By Michael Robinson
Christina Miller is one of three candidates on the presidential ballot, all vying for the top job in the Students’ Association (SA).
Buoyed by her recent success in becoming a SA director, the 22-year-old business student is finally on her way to starting her political career.
And she’s wasted no time in tackling Algonquin’s most pressing issues.
“One of the first things I would do if elected, is hold a referendum on the U-Pass,” Miller said. “But with clearly stated deadlines and more information on opt-out programs.
“We are an eco-friendly school and should support students with cheaper transportation.”
The debate concerning the U-Pass has been ongoing throughout the year. The current SA board of directors has expressed concern as to whether or not the college’s unique demographics would benefit from the pass.
But Miller responds differently.
“We should find options to give back to students who drive as well,” she said. “Cheaper parking, or incentives for car pooling like having access to better parking spots for example.”
Other priorities resting on Miller’s platform include addressing the school’s state of cleanliness.
“We shouldn’t have to deal with dirty washrooms and cafeteria tables,” she said. “Students could get sick.”
Technological barriers concern her as well, such as inconsistent Internet connectivity and problems experienced by those participating in the college’s new e-textbook initiative. Despite complaints lodged by students in first semester, provincial funding announced in February will move the initiative forward, expanding the strategy from 34 to 119 programs.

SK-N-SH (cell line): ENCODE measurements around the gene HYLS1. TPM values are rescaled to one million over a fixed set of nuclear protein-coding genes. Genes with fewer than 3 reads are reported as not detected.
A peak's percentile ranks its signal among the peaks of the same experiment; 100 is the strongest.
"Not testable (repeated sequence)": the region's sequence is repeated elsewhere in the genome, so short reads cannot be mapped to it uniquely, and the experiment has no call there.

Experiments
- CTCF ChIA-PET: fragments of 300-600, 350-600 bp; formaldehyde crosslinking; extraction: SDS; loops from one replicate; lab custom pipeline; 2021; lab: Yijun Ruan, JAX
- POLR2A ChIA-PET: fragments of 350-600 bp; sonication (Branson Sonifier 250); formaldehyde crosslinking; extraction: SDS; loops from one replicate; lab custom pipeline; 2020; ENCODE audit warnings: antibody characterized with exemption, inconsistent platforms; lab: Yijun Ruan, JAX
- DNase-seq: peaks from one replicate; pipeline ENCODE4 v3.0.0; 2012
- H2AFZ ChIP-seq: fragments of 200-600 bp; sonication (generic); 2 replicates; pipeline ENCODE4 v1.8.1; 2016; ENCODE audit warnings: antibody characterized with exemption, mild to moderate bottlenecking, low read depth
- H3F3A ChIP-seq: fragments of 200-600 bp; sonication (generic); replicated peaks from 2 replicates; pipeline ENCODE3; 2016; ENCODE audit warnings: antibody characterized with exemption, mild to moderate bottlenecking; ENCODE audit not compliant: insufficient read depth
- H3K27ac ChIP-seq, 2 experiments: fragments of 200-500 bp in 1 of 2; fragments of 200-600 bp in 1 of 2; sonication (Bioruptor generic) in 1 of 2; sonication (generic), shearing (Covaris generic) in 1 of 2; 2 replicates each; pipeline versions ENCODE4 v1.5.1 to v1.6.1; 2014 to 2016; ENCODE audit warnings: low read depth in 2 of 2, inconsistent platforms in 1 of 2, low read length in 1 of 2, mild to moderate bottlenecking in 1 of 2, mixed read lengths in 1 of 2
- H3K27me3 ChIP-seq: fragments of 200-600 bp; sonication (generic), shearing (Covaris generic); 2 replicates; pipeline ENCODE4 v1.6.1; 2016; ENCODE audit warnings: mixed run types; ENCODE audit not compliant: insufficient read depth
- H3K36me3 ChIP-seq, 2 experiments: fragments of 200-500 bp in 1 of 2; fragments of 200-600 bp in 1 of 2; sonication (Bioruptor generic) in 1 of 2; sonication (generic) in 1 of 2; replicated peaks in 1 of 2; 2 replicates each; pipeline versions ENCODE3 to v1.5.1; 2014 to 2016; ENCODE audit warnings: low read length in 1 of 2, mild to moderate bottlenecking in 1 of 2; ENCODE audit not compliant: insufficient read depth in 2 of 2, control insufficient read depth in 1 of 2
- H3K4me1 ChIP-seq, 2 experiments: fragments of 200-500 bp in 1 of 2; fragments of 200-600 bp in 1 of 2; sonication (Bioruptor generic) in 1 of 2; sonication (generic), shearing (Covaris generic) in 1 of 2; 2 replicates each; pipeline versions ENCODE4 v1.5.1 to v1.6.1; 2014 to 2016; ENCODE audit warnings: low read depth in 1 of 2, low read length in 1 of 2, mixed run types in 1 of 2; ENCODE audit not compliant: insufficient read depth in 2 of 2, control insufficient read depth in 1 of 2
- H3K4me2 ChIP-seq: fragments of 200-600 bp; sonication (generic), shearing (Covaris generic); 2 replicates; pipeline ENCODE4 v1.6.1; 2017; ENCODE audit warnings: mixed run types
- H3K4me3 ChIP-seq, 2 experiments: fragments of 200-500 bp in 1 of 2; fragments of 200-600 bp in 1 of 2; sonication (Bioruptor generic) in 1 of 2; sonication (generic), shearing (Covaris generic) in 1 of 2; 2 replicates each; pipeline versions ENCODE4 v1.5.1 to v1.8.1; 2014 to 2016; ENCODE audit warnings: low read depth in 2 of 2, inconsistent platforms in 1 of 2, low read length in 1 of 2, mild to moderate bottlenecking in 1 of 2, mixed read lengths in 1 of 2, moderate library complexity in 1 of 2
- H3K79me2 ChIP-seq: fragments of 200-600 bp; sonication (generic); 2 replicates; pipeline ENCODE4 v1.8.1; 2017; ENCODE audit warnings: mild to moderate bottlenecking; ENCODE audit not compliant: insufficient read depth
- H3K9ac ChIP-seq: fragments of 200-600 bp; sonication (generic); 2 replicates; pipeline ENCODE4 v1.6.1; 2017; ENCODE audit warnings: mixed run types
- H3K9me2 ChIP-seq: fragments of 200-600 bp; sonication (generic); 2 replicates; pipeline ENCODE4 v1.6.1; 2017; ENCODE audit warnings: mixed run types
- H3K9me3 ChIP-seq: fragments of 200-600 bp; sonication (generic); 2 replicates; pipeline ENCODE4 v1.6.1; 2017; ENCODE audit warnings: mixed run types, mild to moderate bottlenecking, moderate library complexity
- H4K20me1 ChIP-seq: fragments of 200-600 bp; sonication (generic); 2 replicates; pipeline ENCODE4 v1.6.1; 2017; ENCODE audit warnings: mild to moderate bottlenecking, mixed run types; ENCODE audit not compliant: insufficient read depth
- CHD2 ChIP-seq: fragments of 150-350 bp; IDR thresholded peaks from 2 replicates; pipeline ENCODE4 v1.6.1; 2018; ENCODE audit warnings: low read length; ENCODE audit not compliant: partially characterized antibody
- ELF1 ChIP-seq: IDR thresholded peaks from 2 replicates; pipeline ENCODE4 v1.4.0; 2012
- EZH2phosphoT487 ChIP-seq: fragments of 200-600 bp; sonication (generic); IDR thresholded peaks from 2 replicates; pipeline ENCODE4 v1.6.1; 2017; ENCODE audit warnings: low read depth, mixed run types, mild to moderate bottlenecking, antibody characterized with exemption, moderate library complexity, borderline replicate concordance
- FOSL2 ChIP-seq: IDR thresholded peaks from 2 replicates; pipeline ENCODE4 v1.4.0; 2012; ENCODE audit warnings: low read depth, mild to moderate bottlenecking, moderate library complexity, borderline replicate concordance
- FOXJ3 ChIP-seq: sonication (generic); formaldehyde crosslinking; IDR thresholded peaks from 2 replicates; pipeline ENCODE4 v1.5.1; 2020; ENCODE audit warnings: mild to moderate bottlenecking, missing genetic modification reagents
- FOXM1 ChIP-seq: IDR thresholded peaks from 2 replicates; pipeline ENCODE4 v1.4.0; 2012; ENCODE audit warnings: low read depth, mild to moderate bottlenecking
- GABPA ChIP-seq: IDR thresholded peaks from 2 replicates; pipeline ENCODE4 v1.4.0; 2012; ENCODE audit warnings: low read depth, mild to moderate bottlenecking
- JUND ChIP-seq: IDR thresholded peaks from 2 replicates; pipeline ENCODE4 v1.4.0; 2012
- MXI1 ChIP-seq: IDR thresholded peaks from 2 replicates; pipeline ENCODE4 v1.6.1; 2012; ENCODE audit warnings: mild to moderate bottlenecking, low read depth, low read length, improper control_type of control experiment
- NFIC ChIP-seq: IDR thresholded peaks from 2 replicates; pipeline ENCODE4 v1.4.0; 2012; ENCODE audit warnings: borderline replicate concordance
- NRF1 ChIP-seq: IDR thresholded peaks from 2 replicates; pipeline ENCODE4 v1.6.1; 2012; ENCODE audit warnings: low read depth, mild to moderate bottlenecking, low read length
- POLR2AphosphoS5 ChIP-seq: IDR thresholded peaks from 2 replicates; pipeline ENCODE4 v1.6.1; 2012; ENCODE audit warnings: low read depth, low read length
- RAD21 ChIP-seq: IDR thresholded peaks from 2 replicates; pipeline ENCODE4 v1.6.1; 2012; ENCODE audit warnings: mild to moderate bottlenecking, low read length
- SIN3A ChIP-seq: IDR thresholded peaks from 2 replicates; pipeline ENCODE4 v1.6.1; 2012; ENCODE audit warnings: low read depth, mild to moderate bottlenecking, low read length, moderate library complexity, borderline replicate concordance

“There is this division and confusion with the technology,” Miller said. “We need to be more supportive of students who have to access e-texts.”
Her qualifications include past retail managerial experience, but she is also counting on her international experience to give her an edge in the competition.
She was on a year-long visionary mission to Lima, Peru when, in amongst the everyday tasks of installing play areas for orphans, she embraced an inspiration to help others achieve the best for themselves.
“It was helping others achieve hopes and dreams, that I developed skills only learned through experience,” she said, referring to the 2012 excursion. “I like to help people, this is what makes me qualified.”
Luciana Armijo, who met Christina last year, agree’s that generosity is in her blood.
“I can tell you for a fact that she loves Algonquin and she’s running for selfless reasons,” said Armijo.
Miller displays an upbeat demeanour when she speaks, but it is underlined by a seriousness bent on being the best student she can be.
“Everytime I wake up, I want to be proud,” she said.
“The moment I started at this school, I couldn’t wipe the smile off of my face.”
Students interested in learning more about Miller can reach her through Twitter at her handle @votemiller2014 or the hashtag #votemiller2014.